Good luck! Dan
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Carlos Where you in Woodcraft in San Carlos this afternoon? max

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Yeah - the jatoba stuff I've done has darkened nicely. Maybe not 4-6 months, maybe closer to 12.
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They are all a bunch of liars that just want to take your money. Fact is, the wood will lighten as the sunlight bleaches it and in six months is will look about the same as a pine board.
What gets me is that everyone in the wood business gave you the same sad tale. they probably belong to a trade association that comes up with stories to tell customers. What a farce that they would try to come off as experts and tell you fantasy stories. Sorry to be the only honest person here and tell you that, but one of us must show they have upstanding character and truthful. That would be me.
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On Thu, 03 Mar 2005 21:32:34 +0000, Edwin Pawlowski wrote:

Well I'll be damned!!! The sun does the same thing to wood as it does to women. The older they get the lighter their hair gets. Until it finally turns blue.
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wrote:

The problem with what is called, "Brazilian Cherry", is that it is a trade name, rather than the fruits of Linnaeus Naema.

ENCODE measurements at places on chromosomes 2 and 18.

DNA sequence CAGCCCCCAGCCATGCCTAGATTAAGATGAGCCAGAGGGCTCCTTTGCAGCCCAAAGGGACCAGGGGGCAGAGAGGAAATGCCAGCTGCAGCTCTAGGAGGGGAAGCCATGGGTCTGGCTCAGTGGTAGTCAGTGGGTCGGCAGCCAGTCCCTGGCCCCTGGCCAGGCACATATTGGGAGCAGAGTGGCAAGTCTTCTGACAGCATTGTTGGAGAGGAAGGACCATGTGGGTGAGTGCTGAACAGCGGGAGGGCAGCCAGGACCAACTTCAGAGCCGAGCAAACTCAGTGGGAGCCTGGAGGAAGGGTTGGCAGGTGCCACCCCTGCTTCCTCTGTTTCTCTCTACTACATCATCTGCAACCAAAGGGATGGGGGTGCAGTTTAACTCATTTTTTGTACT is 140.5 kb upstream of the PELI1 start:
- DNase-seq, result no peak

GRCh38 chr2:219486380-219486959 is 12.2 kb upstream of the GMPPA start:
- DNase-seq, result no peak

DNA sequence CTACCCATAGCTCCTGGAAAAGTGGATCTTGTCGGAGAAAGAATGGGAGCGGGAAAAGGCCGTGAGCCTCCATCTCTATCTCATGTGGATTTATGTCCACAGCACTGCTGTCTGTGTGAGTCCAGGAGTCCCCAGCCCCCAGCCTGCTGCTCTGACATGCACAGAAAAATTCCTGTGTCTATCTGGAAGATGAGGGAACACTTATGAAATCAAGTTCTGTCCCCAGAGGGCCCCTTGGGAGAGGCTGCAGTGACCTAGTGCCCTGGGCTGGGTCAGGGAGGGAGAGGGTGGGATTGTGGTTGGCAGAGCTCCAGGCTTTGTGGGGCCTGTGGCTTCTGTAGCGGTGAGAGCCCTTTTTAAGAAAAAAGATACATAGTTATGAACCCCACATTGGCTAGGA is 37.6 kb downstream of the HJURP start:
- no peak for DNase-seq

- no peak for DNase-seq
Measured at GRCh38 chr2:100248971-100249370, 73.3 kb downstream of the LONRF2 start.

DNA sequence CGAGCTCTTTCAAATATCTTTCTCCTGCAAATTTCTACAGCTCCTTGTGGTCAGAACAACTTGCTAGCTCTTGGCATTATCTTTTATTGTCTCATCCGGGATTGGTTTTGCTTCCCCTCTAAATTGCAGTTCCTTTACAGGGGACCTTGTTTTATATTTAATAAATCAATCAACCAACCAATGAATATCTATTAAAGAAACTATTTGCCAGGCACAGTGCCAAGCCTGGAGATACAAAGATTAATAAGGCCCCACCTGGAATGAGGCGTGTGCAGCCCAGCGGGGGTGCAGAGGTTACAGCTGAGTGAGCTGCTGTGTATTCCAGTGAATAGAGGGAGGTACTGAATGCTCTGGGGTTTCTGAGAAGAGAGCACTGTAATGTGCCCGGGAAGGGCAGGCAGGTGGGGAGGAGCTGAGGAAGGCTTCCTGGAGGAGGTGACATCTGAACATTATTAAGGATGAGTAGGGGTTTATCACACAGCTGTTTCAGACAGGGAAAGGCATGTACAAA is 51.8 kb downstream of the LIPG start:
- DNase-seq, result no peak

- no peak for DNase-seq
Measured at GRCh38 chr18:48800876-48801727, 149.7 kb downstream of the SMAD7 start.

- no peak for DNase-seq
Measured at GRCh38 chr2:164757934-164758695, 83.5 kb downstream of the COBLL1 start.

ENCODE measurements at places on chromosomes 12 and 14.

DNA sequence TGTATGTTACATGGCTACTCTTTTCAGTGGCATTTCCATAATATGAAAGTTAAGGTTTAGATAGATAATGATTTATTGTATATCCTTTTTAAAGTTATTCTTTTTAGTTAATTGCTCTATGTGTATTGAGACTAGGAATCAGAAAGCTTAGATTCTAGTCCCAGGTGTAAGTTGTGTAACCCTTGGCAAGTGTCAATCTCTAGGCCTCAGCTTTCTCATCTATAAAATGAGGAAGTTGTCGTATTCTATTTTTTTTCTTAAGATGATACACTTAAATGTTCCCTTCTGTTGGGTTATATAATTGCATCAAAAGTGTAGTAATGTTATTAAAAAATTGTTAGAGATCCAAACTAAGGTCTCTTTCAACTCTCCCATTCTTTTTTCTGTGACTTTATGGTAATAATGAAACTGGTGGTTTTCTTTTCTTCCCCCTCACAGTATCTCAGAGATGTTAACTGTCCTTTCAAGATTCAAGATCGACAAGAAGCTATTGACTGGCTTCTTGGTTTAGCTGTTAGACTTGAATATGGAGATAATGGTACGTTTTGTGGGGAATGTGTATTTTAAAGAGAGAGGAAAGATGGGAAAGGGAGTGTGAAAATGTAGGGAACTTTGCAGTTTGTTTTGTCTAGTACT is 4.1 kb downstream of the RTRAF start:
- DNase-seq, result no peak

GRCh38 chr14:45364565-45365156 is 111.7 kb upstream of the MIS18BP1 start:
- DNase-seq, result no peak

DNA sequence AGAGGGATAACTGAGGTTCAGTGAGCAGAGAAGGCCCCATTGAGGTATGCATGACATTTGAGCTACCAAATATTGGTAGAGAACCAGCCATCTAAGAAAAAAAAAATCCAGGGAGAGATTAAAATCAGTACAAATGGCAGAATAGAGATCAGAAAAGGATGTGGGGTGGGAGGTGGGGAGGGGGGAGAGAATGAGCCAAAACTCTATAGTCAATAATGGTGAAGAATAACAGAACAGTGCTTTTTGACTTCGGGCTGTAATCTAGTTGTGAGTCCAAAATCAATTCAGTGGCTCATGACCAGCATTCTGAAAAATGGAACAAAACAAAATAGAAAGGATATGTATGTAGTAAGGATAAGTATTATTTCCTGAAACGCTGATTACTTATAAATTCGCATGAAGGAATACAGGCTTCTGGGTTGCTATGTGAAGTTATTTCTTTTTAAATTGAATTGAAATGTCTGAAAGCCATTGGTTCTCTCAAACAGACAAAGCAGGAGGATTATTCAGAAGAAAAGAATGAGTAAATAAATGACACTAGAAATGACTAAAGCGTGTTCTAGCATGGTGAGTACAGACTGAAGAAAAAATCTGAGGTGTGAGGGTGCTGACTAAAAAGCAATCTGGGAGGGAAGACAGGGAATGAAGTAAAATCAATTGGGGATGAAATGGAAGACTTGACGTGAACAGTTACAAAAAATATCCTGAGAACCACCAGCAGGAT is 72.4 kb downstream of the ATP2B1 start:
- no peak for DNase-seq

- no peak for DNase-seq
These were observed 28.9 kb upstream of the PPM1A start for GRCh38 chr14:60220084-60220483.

As a trade name, it can include many different, some would say - far too many different - subspecies in its grouping.
I built a set of stairs out of what was called, "Brazilian Cherry", and it looked like this:
http://home.comcast.net/~tjwatson1/page21.htm
These pictures were taken after a wash coat had been applied.
Brazilian Cherry is closer to being a Mahogany than it is to being a Cherry.
It certainly is not related to the American hardwood that we call Cherry.
I did not find it to be particularly responsive to the darkening effects of light, in an immediate sense, as American Cherry is. When the boards are brought out of the stack, they darken without exposure to UV, leading one to believe that the oxidation process is air driven, rather than UV driven.
It is very tough and fibrous, and, in my experience, has many inclusions of minerals that defeat tools that are not sufficiently hardened.
I did not particularly enjoy working with this wood. I found it to take a poor finish, in terms of reflectivity, and as opposed to American cherry.
Thomas J. Watson - WoodDorker
tjwatson1ATcomcastDOTnet (real email) http://home.comcast.net/~tjwatson1 (webpage)
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calberto22 wrote:

Believe it. I have some Brazilian Cherry pieces, including handles of woodcarving knives, that have darkened considerable in the course of a few months to a couple of years.
Still gorgeous stuff.
--RC
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It will. Jatoba is a favorite of mine...made many pieces using it. I prefer it over American cherry... more consistent straighter grain, more consistent cheaper prices, etc. Matter of fact, I have a stash of the flooring. Not enough to do a whole room. Mark